Domestic firms’ confidence grows

There has been a significant improvement in confidence among Irish domestic companies about the prospects for future growth, according to Ibec’s Business Sentiment Report.

Confidence in the overall business environment improved marginally, from -6 to -5, over the second quarter of the year compared to the first quarter.

However, the three-month outlook came in at +2 compared with -4 in the first quarter of the year. This is the first time the outlook has recorded a positive reading since the survey began at the start of 2009.

Much of the improved sentiment stems from increased confidence among domestic firms. The index for non-exporting, domestically focused companies reached +17 compared with +3 in the first quarter of the year.

“At last we are seeing firm signs of a domestic recovery. While the environment remains challenging, companies are looking to the future with a increasing sense of optimism,” said Ibec chief economist Fergal O’Brien.

“Over recent months we have started to see the economy re-balance, with the domestic sector contributing to growth. The survey suggests this trend will continue.”

Since the collapse of the banking system in 2008, the domestic economy has struggled with the lack of credit and household deleveraging.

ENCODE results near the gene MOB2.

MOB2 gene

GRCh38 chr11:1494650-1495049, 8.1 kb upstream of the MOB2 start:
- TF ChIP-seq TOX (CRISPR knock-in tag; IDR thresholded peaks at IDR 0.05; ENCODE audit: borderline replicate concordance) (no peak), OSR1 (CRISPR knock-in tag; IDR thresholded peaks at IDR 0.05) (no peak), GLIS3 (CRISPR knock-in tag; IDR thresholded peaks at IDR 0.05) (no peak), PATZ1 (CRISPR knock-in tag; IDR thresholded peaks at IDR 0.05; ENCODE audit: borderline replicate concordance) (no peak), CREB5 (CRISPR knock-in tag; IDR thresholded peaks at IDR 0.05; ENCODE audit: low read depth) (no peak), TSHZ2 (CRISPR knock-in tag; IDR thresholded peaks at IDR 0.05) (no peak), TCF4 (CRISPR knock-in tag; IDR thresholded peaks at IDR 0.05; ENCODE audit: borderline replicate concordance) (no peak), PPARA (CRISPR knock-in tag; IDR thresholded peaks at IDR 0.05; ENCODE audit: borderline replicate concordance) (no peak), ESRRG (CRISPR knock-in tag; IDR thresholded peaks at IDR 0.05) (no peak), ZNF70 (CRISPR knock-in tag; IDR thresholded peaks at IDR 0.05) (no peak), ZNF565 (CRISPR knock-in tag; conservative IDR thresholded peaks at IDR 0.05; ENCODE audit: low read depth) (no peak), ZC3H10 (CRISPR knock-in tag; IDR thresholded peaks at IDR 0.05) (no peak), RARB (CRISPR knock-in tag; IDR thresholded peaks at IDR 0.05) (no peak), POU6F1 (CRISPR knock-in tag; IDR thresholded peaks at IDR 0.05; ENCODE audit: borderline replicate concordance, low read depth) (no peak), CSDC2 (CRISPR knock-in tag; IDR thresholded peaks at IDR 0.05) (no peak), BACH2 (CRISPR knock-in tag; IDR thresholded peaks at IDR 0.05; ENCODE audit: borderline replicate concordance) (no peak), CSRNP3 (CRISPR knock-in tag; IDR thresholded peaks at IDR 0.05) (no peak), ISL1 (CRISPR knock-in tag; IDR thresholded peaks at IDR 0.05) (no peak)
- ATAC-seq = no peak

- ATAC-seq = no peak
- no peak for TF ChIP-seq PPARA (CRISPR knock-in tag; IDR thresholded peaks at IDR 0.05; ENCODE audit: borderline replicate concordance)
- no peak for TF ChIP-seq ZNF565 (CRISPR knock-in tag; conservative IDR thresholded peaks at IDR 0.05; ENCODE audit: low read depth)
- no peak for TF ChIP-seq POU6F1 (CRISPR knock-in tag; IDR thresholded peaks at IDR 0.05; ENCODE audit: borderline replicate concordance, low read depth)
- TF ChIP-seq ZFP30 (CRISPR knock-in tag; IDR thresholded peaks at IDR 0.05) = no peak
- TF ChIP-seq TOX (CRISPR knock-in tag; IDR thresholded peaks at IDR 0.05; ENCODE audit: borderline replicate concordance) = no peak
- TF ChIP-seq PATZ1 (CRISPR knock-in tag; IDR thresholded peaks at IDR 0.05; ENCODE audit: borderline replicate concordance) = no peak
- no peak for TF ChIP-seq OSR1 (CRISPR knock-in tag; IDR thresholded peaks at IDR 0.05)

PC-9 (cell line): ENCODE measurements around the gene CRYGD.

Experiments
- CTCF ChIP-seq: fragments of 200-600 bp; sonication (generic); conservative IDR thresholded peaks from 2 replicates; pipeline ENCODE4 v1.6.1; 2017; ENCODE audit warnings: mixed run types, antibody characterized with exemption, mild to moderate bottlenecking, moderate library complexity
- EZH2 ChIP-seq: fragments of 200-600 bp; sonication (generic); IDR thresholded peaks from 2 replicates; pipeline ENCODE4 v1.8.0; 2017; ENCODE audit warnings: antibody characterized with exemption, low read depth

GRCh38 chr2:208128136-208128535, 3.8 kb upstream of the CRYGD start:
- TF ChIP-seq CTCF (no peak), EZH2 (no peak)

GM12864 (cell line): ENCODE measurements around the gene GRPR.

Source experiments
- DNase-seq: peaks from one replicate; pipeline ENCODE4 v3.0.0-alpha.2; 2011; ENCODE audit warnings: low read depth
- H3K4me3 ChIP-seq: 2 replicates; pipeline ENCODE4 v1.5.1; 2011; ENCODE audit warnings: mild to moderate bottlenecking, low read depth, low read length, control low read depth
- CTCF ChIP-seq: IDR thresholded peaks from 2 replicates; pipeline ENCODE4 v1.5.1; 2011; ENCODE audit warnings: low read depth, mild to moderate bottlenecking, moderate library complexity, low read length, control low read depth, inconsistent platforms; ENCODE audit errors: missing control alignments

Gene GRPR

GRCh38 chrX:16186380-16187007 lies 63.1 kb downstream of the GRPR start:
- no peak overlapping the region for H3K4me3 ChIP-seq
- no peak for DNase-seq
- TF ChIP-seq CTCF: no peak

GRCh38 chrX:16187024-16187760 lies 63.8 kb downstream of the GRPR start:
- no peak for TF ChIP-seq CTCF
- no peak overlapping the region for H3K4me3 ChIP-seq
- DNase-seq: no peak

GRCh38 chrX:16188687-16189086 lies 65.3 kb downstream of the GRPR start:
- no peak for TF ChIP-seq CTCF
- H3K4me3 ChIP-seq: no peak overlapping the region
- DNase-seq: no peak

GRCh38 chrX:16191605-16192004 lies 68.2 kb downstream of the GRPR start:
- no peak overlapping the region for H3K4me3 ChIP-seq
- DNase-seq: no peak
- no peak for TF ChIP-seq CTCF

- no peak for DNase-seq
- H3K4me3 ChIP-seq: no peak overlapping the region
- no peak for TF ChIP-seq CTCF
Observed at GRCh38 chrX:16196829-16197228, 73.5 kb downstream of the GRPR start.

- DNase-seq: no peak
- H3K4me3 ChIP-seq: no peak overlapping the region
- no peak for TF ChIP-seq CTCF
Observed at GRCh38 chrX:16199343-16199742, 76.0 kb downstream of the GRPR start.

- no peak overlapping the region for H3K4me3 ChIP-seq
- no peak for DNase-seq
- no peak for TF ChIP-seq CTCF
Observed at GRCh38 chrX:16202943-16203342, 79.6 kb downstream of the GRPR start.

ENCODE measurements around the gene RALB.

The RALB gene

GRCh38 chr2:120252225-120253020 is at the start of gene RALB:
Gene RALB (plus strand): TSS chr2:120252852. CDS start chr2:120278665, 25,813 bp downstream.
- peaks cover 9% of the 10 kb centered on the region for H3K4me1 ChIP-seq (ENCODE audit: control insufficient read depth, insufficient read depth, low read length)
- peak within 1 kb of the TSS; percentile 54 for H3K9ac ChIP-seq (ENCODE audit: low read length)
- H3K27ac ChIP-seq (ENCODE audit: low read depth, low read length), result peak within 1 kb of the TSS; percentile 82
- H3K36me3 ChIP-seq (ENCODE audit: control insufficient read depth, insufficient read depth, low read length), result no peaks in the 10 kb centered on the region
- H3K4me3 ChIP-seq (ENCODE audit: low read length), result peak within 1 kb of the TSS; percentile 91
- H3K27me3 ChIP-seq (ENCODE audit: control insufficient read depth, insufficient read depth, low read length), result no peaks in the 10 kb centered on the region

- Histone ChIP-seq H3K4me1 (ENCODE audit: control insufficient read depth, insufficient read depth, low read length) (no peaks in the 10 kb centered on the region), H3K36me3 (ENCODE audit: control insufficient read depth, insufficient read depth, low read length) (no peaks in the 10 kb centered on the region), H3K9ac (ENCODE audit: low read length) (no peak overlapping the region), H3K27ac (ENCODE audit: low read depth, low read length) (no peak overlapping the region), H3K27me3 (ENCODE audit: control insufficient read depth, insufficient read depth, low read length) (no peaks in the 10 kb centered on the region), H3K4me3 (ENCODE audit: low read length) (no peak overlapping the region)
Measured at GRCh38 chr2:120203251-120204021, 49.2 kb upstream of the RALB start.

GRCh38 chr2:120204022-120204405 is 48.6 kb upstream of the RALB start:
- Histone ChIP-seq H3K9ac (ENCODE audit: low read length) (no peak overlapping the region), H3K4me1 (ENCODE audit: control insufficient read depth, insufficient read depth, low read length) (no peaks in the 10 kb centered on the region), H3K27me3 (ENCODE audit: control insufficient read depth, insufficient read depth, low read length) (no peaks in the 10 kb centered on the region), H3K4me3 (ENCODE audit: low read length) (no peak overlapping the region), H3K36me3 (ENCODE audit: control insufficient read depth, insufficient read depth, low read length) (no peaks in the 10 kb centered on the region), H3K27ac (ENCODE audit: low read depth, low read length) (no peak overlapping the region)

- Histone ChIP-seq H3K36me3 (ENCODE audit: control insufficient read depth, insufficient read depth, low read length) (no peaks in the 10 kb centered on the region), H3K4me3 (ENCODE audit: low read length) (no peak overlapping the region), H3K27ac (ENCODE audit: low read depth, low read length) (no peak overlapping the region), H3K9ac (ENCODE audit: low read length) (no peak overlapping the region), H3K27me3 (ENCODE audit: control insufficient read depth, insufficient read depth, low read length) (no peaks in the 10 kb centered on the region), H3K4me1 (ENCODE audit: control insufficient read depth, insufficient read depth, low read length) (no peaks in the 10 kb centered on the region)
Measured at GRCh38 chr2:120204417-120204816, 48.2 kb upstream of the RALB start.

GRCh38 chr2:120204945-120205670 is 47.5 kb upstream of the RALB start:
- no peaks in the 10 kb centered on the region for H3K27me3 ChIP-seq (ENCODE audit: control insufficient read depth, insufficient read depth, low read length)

The export sector has helped the overall economy to grow, but there has to be a pick-up in domestic activity to put a dent in the high unemployment rate.

The Ibec survey found that the employment index climbed one notch to +5 in the second quarter. Domestic companies reported the most significant improvement in their outlook, which jumped from -9 to +1.

However, most of these companies said they are unlikely to reduce staff numbers in the next three months whereas 27% of exporting firms said they planned to increase employee numbers of the next three months.

There was an increase in most components of the survey, including the outlook for profitability, domestic sales, order books, and export sales.

“To support the recovery, the Government should abandon plans to increase taxes in the upcoming budget. The economy and workers are already taxed enough. Any further rises would undermine job creation and make taking up a job less attractive,” Mr O’Brien said.

“It is vital that tentative signs of a domestic recovery are not undermined by tax increases. Any further tax hikes would take money out of the economy, make work less attractive, and undermine the ability of companies to invest and create new jobs.”

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